You could have just shown us the finished part and we would have never been the wiser. Kudos and a karma to you for sharing your mistakes.

I know exactly what you mean Harold! Normally I screw up when I am in a hurry and spend more then double time in correction of the error. I hoped when I got older this would become less, unfortunately I am still waiting..... ;D
Hope by posting my mistakes that besides me other people take their advantage from them! IMHO I believe that's why we are here, to learn, to share and have fun ofcource!
Thanks for your replay and karma!

Regards Jeroen
Hi Guys,
The clever chaps learn from their mistakes, the really intelligent ones learn from other chap's mistakes. That way it's also cheaper! ;)
Thats so true Ned!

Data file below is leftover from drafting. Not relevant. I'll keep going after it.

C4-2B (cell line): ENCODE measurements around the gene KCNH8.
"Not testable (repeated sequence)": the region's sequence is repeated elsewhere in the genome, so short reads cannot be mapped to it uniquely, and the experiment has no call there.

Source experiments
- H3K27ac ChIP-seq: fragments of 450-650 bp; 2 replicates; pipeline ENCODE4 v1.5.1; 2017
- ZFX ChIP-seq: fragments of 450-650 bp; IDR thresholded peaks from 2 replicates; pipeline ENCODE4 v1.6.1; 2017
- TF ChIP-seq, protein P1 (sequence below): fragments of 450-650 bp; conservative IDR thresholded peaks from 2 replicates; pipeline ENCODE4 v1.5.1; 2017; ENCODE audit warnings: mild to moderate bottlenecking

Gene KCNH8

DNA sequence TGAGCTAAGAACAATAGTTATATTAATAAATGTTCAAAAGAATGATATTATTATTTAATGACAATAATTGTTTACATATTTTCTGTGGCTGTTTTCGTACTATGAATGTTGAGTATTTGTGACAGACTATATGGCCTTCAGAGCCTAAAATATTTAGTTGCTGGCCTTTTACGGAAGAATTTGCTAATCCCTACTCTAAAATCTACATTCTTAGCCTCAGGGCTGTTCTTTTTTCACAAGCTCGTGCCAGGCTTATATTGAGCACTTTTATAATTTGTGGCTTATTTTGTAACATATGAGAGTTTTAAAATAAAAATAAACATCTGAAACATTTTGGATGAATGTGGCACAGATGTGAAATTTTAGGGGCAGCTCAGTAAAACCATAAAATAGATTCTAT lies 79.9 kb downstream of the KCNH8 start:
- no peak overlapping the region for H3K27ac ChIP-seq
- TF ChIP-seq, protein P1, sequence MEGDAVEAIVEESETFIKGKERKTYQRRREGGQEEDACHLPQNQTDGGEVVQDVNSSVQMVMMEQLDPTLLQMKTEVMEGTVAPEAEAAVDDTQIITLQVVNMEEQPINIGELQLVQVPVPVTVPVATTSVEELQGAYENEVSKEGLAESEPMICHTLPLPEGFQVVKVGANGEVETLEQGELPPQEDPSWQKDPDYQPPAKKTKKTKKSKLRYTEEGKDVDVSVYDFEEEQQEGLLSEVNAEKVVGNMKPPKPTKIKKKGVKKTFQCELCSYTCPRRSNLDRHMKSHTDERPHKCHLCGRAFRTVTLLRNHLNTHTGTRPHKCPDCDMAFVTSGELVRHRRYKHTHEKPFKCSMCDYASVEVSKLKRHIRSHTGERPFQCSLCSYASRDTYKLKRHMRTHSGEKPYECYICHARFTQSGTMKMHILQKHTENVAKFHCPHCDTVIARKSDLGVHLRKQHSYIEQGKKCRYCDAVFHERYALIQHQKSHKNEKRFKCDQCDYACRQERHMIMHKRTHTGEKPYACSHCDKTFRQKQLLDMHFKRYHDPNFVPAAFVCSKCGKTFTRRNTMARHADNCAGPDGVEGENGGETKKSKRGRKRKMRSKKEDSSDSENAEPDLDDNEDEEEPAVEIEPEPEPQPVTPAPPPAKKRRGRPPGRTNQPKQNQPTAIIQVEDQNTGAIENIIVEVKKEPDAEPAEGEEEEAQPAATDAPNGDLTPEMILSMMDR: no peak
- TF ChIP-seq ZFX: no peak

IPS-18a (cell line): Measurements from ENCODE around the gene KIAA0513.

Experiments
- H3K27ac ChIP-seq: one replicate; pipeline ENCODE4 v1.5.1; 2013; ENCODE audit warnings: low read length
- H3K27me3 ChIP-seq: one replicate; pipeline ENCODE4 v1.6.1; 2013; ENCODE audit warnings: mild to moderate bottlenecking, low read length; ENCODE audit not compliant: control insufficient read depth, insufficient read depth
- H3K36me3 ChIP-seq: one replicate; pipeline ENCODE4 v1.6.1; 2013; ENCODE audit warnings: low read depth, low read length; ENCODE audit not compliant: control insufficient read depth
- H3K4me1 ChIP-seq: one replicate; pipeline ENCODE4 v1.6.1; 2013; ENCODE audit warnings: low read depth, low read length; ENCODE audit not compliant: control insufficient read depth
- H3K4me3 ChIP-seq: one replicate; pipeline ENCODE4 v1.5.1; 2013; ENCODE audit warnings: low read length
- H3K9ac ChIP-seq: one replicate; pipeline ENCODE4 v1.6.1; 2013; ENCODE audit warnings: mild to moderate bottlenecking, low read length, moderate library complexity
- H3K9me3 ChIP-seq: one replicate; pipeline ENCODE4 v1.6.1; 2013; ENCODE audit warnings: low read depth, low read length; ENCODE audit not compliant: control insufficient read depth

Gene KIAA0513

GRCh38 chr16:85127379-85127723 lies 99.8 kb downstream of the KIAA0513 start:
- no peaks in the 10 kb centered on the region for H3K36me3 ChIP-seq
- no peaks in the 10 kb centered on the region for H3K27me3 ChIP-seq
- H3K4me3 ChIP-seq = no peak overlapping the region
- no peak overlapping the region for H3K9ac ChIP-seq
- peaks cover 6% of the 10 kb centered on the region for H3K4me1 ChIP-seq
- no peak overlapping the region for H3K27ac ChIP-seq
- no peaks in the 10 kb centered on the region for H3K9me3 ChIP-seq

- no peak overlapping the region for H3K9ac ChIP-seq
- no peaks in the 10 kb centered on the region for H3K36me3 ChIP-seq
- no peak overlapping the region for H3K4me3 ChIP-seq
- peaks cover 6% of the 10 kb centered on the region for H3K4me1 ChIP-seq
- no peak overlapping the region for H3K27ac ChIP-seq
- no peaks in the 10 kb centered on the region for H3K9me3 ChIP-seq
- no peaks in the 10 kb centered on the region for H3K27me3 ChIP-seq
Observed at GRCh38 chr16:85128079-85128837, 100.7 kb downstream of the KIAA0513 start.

Hop you all had a good Christmas and that Santa was very generous to you with new tools and toys….

I have been struggling with the sole plate, one side of the casting is really hard! Its not just a thin layer and I tried to heat it up cherry red and let it cool down again. Did not change any thing… :-\

Below my progress on the 10H

Tried to mill the top of the bearing holders to the correct height. One side went very well, the other on did not cut at all. As you can see it breaks the material instead of cutting it. I do not have a carbide tool, costs me 2 end mills…..nice material to practice with my tool grinder…..


Next I made the inner radius to 11.1mm with a carbide radius mill


Below my setup to drill the bearing mounting studs


Again I struggled with the hard spots, try to heat and cool down again but it keeps being too hard for the tooling I have available. At a point I had enough and took the decision as you see below


Took a piece of 10x10 mild steel, and prepared it for silver soldering